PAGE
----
One Cool Mother

It’s Mother’s Day in the UK today, and I’ve been thinking about fictional Mums.

I think I under use the mother-daughter (or mother-son for that matter) relationship in a lot of my projects. It is, by its very nature, a breeding ground for conflict of pretty much every sort. Just for starters, there’s the aspirational mother, who expects great things of their child and will never be satisfied with anything less than perfection. There’s the absent mother, who cares more about their own life than their child’s. There’s even the loving mother, who, even if she’s great in pretty much every way, will still have her own values and expectations – and if the child truly loves and adores her, it’s even more heartbreaking to let her down.

In the book I’m editing at the moment, Mum isn’t a huge feature in my heroine’s life. She has a much closer relationship with her Dad. But given that the father-daughter relationship is torn apart as part of the plot, I think I need to weave in a growing relationship with Mum as the one with Dad begins to disintegrate.

In a lot of fiction, it’s easier to have parents as a distant inconvenience, or gone completely. If they’re present in the plot, they’re usually causing trouble for the protagonists. Maybe in my next project, I’ll write a loving, supportive mother, just like mine. One my heroine will be devastated to let down – only to discover that Mum still loves her anyway. Because that’s what mothers do.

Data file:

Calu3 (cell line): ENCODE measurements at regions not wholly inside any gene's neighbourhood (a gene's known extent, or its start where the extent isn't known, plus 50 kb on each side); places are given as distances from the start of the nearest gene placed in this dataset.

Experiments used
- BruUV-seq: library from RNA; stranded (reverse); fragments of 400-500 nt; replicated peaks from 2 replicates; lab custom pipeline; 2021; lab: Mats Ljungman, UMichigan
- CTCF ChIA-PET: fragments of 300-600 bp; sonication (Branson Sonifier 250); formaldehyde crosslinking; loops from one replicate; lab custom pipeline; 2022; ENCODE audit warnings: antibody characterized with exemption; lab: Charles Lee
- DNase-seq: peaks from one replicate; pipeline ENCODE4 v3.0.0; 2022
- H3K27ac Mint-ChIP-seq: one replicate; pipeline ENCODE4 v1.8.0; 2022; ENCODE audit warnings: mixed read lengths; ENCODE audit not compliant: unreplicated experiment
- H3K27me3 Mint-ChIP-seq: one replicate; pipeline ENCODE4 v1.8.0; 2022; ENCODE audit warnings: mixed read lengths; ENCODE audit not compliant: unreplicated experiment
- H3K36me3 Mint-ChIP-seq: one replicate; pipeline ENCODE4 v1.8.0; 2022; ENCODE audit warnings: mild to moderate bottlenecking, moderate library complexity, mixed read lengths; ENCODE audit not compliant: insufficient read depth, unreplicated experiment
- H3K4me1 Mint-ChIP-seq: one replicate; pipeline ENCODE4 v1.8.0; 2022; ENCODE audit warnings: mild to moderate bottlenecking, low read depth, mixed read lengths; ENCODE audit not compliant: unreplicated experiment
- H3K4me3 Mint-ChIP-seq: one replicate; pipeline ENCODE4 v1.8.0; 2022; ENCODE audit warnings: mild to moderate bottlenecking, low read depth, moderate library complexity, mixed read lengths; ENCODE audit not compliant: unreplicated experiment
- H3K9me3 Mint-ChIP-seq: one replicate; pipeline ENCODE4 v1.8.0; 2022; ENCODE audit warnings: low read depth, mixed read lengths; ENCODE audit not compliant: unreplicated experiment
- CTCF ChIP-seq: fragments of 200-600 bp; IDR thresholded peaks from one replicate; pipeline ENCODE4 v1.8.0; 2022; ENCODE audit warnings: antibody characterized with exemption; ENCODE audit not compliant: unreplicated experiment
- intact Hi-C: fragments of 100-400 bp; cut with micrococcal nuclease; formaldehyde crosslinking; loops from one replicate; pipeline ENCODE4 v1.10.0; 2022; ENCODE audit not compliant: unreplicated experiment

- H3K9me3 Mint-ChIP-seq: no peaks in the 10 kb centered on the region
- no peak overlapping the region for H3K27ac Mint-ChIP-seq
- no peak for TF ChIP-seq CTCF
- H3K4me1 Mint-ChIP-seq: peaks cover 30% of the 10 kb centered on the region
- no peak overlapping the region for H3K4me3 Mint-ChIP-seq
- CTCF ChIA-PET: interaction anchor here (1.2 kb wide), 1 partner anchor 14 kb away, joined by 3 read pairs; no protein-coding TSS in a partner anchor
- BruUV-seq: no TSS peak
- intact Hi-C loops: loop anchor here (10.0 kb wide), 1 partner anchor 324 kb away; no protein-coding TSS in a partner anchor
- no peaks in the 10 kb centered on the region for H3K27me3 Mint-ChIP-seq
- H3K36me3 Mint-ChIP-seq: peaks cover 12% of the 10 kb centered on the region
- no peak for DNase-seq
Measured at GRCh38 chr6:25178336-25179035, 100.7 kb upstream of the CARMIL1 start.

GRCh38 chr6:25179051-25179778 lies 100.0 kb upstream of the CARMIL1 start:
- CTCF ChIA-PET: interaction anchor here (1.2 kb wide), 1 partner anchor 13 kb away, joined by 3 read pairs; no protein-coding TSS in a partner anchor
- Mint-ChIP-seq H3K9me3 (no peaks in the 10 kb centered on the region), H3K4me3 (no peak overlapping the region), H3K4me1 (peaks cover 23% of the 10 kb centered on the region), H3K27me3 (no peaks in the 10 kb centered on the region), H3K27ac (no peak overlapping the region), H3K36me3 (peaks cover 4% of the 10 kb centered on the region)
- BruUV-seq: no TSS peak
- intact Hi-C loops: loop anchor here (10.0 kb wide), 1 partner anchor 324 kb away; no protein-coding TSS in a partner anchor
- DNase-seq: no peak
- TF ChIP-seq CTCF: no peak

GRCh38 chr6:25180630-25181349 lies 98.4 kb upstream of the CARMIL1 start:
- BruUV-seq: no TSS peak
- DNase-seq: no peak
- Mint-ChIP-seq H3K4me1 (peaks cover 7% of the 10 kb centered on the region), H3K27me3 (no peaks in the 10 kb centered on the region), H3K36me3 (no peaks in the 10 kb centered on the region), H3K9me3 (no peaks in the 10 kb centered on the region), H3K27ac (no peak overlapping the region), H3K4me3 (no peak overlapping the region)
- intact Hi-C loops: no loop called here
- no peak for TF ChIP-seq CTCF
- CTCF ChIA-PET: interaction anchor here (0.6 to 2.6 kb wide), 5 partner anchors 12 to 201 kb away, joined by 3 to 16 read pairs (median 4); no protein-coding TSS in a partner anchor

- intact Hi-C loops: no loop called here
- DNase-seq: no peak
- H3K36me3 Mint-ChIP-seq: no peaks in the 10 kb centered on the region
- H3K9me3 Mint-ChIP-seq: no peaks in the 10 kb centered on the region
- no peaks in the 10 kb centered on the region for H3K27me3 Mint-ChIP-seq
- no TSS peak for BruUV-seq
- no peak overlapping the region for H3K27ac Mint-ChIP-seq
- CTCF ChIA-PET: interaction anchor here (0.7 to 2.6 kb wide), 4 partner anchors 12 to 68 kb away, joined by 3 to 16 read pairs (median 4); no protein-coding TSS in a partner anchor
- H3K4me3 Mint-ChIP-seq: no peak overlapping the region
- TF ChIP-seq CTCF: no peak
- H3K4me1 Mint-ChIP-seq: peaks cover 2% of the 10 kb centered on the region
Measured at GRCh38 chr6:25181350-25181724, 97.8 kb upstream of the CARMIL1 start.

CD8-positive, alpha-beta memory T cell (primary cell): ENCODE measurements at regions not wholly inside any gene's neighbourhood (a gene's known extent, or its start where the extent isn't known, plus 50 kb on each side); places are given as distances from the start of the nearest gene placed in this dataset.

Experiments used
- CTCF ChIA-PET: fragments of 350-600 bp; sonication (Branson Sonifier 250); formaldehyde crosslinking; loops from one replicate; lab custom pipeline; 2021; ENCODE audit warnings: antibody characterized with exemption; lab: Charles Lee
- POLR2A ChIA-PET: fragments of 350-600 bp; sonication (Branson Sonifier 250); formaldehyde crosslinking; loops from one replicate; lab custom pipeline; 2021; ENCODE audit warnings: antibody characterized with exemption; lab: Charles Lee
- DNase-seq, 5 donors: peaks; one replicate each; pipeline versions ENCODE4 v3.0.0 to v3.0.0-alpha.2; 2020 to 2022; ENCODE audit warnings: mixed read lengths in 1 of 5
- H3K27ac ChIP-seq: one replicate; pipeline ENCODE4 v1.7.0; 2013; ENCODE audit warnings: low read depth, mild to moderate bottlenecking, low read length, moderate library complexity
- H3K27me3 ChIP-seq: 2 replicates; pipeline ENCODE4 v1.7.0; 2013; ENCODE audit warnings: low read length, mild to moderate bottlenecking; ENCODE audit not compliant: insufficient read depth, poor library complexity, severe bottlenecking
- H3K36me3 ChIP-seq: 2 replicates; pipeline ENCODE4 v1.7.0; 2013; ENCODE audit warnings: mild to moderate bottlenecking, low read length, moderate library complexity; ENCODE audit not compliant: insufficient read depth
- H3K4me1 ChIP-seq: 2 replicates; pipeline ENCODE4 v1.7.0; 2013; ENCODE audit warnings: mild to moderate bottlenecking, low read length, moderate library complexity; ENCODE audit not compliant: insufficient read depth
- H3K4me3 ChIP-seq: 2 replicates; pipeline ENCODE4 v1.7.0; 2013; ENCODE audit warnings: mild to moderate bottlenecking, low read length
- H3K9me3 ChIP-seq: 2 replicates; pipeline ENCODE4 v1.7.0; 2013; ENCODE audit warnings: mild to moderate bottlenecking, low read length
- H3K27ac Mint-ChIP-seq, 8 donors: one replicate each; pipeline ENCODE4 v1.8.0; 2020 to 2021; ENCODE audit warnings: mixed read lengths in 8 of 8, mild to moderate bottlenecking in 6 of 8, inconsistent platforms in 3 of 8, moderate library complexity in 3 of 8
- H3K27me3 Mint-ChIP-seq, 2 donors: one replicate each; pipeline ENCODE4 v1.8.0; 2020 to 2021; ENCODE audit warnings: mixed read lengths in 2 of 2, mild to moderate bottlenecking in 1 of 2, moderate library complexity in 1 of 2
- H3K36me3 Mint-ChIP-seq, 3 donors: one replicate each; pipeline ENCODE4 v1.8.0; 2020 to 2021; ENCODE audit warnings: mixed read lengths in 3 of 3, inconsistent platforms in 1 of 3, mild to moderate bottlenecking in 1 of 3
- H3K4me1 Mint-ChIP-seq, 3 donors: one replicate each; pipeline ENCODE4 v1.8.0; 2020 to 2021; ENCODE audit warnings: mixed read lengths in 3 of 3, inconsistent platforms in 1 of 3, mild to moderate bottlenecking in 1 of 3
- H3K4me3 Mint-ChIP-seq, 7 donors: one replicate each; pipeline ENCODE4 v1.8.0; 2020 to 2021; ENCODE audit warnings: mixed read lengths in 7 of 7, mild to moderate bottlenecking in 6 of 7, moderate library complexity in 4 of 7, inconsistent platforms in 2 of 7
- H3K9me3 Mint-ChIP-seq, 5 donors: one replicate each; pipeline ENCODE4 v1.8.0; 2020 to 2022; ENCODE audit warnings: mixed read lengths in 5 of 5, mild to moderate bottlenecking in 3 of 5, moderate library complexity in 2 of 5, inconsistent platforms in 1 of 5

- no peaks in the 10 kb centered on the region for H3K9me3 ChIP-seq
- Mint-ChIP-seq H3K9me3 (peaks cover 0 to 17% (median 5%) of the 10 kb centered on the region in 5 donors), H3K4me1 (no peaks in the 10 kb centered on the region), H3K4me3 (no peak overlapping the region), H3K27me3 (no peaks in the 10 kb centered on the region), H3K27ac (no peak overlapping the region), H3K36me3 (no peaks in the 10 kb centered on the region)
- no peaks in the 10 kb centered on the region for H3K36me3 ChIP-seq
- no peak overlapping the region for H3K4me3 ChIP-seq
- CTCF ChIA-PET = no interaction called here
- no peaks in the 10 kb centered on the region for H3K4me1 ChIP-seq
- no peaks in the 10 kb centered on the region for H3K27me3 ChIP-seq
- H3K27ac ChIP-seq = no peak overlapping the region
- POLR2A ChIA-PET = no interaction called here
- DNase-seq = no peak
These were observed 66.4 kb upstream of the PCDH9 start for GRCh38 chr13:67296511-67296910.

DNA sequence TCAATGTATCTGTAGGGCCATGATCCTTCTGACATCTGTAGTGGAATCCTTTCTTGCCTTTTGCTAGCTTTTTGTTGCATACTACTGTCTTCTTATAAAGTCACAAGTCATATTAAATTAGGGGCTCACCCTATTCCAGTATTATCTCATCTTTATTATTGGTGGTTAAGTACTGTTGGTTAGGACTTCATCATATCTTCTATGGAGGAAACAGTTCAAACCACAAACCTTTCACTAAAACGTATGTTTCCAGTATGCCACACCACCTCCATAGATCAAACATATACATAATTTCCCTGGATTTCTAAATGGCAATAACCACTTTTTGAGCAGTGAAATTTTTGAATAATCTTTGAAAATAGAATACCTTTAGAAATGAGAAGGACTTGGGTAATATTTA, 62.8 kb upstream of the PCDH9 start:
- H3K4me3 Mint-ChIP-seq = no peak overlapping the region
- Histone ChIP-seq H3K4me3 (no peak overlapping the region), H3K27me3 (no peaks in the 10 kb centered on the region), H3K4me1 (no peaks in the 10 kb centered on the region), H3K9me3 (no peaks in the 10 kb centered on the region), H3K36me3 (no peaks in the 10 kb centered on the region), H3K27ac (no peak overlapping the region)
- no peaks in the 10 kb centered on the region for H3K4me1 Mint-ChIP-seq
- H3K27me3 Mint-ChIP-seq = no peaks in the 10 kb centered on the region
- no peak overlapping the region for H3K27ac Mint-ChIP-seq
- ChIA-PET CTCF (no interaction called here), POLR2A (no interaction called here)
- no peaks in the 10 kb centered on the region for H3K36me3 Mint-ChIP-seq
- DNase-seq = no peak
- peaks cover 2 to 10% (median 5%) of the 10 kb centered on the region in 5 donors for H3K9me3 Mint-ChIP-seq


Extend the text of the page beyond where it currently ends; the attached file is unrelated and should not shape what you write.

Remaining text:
What about you? Who are your favourite fictional mothers? And how do you use Mums in your books?

3 thoughts on “One Cool Mother

  1. Cid says:

    You’re like… in my head. I had an idea yesterday while at the local RWA convention. I’ve been trying to figure out how to add yet more conflict to my horrorish thriller I want to write for the May Boot Camp – and then it hit me. Why not make it YA? Granted, my heroine’s family isn’t going to add too much conflict to the story, but the hero’s will be up in arms about everything and the whole situation will force him to make very tough choices.

    It does seem like a lot of books ignore the parental units as part of their YA/middlegrade stories. The last few I read, they weren’t even plot points. Even Beastly, which I loved, and had a very poor relationship with the father, found a way to get him out of the picture. I think incorporating families and the conflict going against what your parents say could make a story better rather than worse. You have to get creative for the characters to do stuff they aren’t really supposed to do, ya know?

  2. Sophie Pembroke says:

    It’s an odd omission, really, since at YA age parental conflict is often the most prevalent conflict. Even if it’s just as a side conflict, it’s something most readers can connect with in a way that they can’t with, say, zombie attacks. I’m hoping that weaving in the parental conflict in Sea Fever will give readers something to latch onto in the face of the weird paranormal stuff.

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